International jurisdictions are implementing Magnitsky-style sanctions and border protections for the rejection of goods that are made with forced labour. Beyond supply chains, modern slavery hides across Australia in every area of society and the economy. It exists in small businesses in Australia and in homes in Australia, and it extends to the illegal sex trade, including paedophile rings.
Last year the Sydney Morning Herald and 60 Minutes investigated serious failings in our Home Affairs office that included modern slavery—the story of Henry Qi, who believed he was coming to Australia to study and was instead a victim of industrial-scale exploitation of our visa scheme, forced to work in a car window tinting factory with appalling conditions with his passport taken away from him.
Whilst we often think of modern slavery as something that is happening in developing nations far away, it is actually here as well, and so we need to be mindful of how we frame and think of the problem. Even in Warringah: I know from a brave constituent her story of being a victim of human trafficking as part of a child paedophile ring from the age of four when she lived in Adelaide. Her story highlights the horrific trauma inflicted on the victims of human trafficking.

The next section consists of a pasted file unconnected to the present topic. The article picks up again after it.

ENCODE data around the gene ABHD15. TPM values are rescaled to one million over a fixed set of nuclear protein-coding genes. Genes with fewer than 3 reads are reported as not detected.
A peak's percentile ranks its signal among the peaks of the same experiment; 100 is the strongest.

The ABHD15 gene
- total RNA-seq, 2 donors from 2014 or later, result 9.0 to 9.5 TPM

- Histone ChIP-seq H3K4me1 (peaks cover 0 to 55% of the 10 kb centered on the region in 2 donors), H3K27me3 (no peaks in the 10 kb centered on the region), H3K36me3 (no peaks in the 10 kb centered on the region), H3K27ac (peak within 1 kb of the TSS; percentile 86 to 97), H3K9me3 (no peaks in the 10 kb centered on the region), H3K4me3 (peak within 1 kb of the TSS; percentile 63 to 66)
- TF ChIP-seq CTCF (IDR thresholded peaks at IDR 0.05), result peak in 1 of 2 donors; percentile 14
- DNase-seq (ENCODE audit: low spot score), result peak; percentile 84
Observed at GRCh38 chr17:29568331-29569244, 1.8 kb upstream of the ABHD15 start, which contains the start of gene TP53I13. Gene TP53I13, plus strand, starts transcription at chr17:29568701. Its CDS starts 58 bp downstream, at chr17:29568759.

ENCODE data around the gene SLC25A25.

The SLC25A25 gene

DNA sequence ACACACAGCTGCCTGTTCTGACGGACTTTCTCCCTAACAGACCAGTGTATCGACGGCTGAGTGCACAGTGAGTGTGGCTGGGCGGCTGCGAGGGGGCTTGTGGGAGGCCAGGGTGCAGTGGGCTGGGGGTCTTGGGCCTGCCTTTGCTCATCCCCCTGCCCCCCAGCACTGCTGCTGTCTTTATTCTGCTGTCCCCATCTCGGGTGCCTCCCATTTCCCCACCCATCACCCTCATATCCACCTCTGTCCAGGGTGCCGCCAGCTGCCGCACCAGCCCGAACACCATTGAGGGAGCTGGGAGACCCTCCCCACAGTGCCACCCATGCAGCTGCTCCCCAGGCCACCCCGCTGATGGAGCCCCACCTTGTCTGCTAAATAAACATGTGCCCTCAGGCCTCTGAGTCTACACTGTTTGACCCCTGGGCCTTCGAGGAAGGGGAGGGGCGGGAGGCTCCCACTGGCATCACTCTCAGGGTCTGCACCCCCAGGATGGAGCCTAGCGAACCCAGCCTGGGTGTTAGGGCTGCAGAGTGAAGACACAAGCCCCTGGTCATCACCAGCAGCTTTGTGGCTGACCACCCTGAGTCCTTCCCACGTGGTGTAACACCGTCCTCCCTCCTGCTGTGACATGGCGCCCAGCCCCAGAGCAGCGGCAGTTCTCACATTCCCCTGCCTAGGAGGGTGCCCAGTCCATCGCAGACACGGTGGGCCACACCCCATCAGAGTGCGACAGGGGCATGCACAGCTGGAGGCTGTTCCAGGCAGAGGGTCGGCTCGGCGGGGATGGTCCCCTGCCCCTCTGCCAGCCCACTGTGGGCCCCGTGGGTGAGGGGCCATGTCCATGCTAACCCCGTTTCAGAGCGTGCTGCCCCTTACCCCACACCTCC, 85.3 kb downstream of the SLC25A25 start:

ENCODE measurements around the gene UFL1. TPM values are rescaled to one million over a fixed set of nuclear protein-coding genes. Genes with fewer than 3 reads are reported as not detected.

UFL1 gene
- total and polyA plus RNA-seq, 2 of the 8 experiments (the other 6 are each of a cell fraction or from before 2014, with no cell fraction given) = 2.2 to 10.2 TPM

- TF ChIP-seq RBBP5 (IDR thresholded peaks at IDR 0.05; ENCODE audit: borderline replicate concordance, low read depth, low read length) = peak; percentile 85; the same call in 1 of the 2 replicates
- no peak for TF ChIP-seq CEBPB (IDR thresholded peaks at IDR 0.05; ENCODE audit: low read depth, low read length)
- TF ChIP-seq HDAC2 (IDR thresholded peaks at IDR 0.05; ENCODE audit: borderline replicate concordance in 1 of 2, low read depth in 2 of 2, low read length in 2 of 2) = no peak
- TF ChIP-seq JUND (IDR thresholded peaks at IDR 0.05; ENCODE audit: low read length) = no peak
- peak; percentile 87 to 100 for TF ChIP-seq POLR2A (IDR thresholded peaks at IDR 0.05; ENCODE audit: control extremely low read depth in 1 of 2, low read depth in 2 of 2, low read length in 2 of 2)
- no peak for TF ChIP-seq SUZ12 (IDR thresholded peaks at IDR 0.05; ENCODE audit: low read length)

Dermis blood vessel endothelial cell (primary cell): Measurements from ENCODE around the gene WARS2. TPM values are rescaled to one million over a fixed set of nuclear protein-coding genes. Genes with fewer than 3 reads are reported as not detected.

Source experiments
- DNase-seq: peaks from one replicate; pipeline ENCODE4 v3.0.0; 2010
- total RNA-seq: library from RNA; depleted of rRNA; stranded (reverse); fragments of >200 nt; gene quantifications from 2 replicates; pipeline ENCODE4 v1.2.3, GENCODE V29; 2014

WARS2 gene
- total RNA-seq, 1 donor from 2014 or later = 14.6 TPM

There is a need for independent oversight of all types of modern slavery, which could be undertaken by the commissioner. The scope of this office should be broadened in the future. I welcome this bill and its establishment of the commissioner, but there is more work to be done to enhance and strengthen the Modern Slavery Act and its operation and broaden the role of the commissioner. I call on the government to accelerate its response to the 30 recommendations made in the McMillan review and other actions, including the visa system, sanctions and border control, to bring Australia's response to modern slavery in line with other leading jurisdictions.
Do you like this page?